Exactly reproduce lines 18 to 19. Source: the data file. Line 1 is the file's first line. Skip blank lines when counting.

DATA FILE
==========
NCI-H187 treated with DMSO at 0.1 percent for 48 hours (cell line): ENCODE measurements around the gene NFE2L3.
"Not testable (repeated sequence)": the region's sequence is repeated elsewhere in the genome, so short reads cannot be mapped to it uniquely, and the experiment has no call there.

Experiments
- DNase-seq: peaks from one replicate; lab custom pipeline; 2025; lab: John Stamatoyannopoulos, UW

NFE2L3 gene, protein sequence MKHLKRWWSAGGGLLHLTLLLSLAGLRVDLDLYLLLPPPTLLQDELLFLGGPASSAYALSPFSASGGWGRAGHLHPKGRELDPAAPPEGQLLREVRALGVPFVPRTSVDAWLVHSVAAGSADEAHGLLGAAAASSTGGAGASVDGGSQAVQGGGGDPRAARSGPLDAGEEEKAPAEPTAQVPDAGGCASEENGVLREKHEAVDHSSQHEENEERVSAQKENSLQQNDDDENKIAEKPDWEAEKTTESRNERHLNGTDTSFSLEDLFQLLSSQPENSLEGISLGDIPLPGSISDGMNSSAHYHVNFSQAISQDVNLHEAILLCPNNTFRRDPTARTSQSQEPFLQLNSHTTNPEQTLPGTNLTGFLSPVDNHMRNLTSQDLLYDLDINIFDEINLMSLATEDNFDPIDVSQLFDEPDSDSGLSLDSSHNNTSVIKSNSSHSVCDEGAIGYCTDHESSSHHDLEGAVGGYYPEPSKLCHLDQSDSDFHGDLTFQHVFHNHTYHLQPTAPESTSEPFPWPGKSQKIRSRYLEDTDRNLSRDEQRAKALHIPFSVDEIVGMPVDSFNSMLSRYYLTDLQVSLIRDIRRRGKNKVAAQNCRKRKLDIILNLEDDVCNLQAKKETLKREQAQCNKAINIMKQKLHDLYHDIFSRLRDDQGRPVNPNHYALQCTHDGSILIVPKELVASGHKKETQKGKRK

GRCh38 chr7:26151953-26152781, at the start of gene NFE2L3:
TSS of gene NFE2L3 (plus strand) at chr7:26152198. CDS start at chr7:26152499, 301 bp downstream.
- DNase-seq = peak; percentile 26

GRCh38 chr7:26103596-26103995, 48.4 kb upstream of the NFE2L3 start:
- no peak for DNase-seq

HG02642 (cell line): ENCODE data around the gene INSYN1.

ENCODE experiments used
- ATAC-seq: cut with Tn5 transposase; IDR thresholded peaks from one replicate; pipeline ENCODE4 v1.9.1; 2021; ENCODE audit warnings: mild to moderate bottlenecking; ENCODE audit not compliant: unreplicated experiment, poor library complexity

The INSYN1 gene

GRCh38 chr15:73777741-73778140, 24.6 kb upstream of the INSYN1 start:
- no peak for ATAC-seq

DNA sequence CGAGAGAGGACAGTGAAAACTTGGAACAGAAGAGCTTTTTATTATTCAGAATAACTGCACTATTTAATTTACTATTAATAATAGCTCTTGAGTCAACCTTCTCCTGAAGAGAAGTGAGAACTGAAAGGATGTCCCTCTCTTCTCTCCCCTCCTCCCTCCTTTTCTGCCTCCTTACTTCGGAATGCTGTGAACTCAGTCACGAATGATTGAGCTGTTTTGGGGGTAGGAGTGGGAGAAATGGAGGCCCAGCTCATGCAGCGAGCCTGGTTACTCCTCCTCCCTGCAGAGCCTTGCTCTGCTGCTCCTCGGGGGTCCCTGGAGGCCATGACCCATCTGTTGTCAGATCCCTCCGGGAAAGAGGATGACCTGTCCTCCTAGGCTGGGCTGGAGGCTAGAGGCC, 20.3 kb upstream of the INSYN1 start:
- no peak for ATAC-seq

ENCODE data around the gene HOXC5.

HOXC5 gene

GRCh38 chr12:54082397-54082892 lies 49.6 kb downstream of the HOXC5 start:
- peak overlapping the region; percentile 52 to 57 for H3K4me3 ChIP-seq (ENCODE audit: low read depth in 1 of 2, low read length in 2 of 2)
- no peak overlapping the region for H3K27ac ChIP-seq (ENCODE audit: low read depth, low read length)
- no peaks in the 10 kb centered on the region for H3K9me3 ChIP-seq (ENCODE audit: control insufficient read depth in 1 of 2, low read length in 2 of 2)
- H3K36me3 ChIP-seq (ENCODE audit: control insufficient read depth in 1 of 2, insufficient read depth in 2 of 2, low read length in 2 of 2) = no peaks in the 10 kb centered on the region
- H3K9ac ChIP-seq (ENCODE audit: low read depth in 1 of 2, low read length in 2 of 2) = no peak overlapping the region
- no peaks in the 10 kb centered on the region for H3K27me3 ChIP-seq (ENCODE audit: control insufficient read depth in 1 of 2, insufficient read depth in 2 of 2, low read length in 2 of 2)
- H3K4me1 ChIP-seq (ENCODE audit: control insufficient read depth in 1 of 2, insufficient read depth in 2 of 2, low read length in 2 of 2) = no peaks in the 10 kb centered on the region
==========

- no peak for ATAC-seq

ENCODE data around the gene HOXC5.